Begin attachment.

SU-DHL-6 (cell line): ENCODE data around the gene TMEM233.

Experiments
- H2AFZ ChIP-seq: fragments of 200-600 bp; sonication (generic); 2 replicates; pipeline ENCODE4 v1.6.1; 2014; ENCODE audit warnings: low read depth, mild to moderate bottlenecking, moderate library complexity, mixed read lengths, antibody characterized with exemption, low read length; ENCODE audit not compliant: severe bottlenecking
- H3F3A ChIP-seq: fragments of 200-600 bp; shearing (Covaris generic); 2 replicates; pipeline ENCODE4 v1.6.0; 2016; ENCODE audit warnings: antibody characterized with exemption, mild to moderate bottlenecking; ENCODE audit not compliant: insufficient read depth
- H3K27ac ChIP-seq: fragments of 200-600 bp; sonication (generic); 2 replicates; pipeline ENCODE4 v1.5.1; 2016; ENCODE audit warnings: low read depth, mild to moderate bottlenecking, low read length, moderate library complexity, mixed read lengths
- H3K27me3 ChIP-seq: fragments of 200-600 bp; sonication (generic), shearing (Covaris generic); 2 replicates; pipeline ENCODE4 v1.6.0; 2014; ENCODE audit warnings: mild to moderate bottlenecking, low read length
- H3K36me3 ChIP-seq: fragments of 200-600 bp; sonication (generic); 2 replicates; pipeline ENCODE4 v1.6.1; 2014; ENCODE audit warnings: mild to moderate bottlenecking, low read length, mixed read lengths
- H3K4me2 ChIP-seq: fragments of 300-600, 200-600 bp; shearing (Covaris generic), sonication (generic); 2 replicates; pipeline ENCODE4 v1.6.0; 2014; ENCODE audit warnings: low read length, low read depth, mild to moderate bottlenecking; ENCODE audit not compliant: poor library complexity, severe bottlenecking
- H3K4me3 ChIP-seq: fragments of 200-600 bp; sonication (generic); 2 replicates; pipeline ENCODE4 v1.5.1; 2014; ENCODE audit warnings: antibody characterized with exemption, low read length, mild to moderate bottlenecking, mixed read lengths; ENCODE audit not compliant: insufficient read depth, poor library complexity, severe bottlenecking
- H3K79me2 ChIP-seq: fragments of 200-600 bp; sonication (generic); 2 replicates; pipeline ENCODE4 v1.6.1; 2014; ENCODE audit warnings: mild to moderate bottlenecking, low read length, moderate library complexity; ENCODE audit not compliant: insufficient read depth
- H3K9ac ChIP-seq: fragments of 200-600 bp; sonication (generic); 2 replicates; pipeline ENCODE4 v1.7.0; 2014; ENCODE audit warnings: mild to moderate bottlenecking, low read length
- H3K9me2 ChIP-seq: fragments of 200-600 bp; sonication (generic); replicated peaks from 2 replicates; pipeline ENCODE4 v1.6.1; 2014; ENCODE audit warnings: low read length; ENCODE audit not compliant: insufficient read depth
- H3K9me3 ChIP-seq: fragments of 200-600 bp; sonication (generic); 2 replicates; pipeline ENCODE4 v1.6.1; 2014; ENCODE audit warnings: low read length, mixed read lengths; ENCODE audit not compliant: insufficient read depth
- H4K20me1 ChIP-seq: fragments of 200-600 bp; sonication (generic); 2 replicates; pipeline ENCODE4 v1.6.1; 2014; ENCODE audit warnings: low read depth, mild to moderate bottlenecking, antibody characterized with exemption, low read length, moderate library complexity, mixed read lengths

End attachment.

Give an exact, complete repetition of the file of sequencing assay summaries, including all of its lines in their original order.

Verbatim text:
SU-DHL-6 (cell line): ENCODE data around the gene TMEM233.

Experiments
- H2AFZ ChIP-seq: fragments of 200-600 bp; sonication (generic); 2 replicates; pipeline ENCODE4 v1.6.1; 2014; ENCODE audit warnings: low read depth, mild to moderate bottlenecking, moderate library complexity, mixed read lengths, antibody characterized with exemption, low read length; ENCODE audit not compliant: severe bottlenecking
- H3F3A ChIP-seq: fragments of 200-600 bp; shearing (Covaris generic); 2 replicates; pipeline ENCODE4 v1.6.0; 2016; ENCODE audit warnings: antibody characterized with exemption, mild to moderate bottlenecking; ENCODE audit not compliant: insufficient read depth
- H3K27ac ChIP-seq: fragments of 200-600 bp; sonication (generic); 2 replicates; pipeline ENCODE4 v1.5.1; 2016; ENCODE audit warnings: low read depth, mild to moderate bottlenecking, low read length, moderate library complexity, mixed read lengths
- H3K27me3 ChIP-seq: fragments of 200-600 bp; sonication (generic), shearing (Covaris generic); 2 replicates; pipeline ENCODE4 v1.6.0; 2014; ENCODE audit warnings: mild to moderate bottlenecking, low read length
- H3K36me3 ChIP-seq: fragments of 200-600 bp; sonication (generic); 2 replicates; pipeline ENCODE4 v1.6.1; 2014; ENCODE audit warnings: mild to moderate bottlenecking, low read length, mixed read lengths
- H3K4me2 ChIP-seq: fragments of 300-600, 200-600 bp; shearing (Covaris generic), sonication (generic); 2 replicates; pipeline ENCODE4 v1.6.0; 2014; ENCODE audit warnings: low read length, low read depth, mild to moderate bottlenecking; ENCODE audit not compliant: poor library complexity, severe bottlenecking
- H3K4me3 ChIP-seq: fragments of 200-600 bp; sonication (generic); 2 replicates; pipeline ENCODE4 v1.5.1; 2014; ENCODE audit warnings: antibody characterized with exemption, low read length, mild to moderate bottlenecking, mixed read lengths; ENCODE audit not compliant: insufficient read depth, poor library complexity, severe bottlenecking
- H3K79me2 ChIP-seq: fragments of 200-600 bp; sonication (generic); 2 replicates; pipeline ENCODE4 v1.6.1; 2014; ENCODE audit warnings: mild to moderate bottlenecking, low read length, moderate library complexity; ENCODE audit not compliant: insufficient read depth
- H3K9ac ChIP-seq: fragments of 200-600 bp; sonication (generic); 2 replicates; pipeline ENCODE4 v1.7.0; 2014; ENCODE audit warnings: mild to moderate bottlenecking, low read length
- H3K9me2 ChIP-seq: fragments of 200-600 bp; sonication (generic); replicated peaks from 2 replicates; pipeline ENCODE4 v1.6.1; 2014; ENCODE audit warnings: low read length; ENCODE audit not compliant: insufficient read depth
- H3K9me3 ChIP-seq: fragments of 200-600 bp; sonication (generic); 2 replicates; pipeline ENCODE4 v1.6.1; 2014; ENCODE audit warnings: low read length, mixed read lengths; ENCODE audit not compliant: insufficient read depth
- H4K20me1 ChIP-seq: fragments of 200-600 bp; sonication (generic); 2 replicates; pipeline ENCODE4 v1.6.1; 2014; ENCODE audit warnings: low read depth, mild to moderate bottlenecking, antibody characterized with exemption, low read length, moderate library complexity, mixed read lengths